Steve Hawtin’s new book ‘The Management of Oil Industry Exploration and Production Data*’ (MEPD) is a 150 page introduction to what might be qualified as the Dama** approach. An introductory chapter laboriously makes the economic case for managing data. Newcomers to the subject may wonder what the case against could be. Hawtin is a consultant with Schlumberger although this is barely evident in MEPD. There is nothing on interesting topics such as Petrel data management. Applications are pretty well absent from the debate as is any evaluation of commercial tools for data management and quality assurance—not even Finder!
Hawtin writes well and editorializes constantly. Some readers may be nonplussed with lines like ‘most geoscientists do not have training in semiotics.’ But rest assured, MEPD offers not semiotics, but a structured approach to data management leveraging the DAMA ‘body of knowledge’ and other ‘standards’ from worthy organizations like the Project management and Software engineering institutes.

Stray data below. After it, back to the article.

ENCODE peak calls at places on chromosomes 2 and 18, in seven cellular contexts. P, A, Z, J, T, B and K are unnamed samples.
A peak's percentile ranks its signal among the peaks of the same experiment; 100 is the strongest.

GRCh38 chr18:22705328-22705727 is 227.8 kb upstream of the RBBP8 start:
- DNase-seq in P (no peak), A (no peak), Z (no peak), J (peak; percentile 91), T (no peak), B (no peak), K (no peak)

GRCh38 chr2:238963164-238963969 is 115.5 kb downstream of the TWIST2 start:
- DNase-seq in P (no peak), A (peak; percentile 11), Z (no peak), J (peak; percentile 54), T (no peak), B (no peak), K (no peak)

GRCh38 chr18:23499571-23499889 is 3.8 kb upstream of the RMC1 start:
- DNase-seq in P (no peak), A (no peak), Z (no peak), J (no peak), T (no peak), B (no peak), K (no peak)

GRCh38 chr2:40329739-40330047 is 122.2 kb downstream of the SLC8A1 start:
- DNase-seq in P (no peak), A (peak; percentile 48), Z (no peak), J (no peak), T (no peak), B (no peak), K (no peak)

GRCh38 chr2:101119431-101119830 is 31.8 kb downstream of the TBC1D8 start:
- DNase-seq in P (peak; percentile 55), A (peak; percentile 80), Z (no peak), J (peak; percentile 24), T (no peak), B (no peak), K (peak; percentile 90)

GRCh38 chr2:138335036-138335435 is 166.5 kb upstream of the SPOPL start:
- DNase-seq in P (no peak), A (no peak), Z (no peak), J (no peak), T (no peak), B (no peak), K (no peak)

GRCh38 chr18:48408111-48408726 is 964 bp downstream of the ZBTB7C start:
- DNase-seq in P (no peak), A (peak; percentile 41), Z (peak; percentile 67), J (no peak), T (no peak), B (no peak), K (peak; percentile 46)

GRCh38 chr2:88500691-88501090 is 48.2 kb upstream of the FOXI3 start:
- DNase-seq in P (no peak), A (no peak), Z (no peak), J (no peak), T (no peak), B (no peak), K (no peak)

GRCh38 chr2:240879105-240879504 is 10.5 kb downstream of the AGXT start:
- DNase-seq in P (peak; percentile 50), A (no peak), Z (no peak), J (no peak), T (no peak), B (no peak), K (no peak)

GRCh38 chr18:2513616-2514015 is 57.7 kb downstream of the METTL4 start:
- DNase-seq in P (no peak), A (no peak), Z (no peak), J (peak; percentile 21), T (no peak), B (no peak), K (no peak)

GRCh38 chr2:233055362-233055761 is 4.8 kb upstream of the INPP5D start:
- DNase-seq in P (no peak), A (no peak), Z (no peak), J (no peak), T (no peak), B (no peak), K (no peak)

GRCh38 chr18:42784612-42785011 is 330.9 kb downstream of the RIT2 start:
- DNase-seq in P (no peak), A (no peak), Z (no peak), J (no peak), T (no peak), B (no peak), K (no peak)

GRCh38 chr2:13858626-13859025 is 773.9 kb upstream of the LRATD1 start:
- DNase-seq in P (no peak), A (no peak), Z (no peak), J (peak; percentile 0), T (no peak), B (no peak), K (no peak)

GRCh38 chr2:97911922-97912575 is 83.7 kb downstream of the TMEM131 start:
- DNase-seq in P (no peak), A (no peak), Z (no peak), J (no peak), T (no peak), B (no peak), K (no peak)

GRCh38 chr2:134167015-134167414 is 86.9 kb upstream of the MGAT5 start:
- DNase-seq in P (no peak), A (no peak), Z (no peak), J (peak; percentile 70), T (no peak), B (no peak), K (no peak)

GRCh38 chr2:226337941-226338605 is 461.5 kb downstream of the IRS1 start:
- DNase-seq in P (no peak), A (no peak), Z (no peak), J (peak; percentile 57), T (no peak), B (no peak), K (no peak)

The DAMA approach assumes a well staffed data organization and offers more roles than most E&P shops would tolerate. Hawtin enumerates ‘the most obvious’ ones in a list of 18 roles that include ‘availability manager,’ ‘change manager,’ and so on.
The application of project management and workflow tools such as ITIL, PRINCE and RACI beget more acronyms as in SWARM, ‘stakeholders wakeup, ability, review, measure.’ But as MEPD fails to produce any evidence to the contrary, one has to ask if such approaches tend to create a state of ‘paralysis by analysis.’
All in all MEPD makes for an entertaining read for those familiar with the topic and interested in Hawtin’s views. But MEPD fails as a practical manual by covering too much, too thinly and too idiosyncratically.
* 2013—self-published via
Amazon CreateSpace. ISBN 9781481904643.
** Data management association.
This article originally appeared in Oil IT Journal 2013 Issue # 4.
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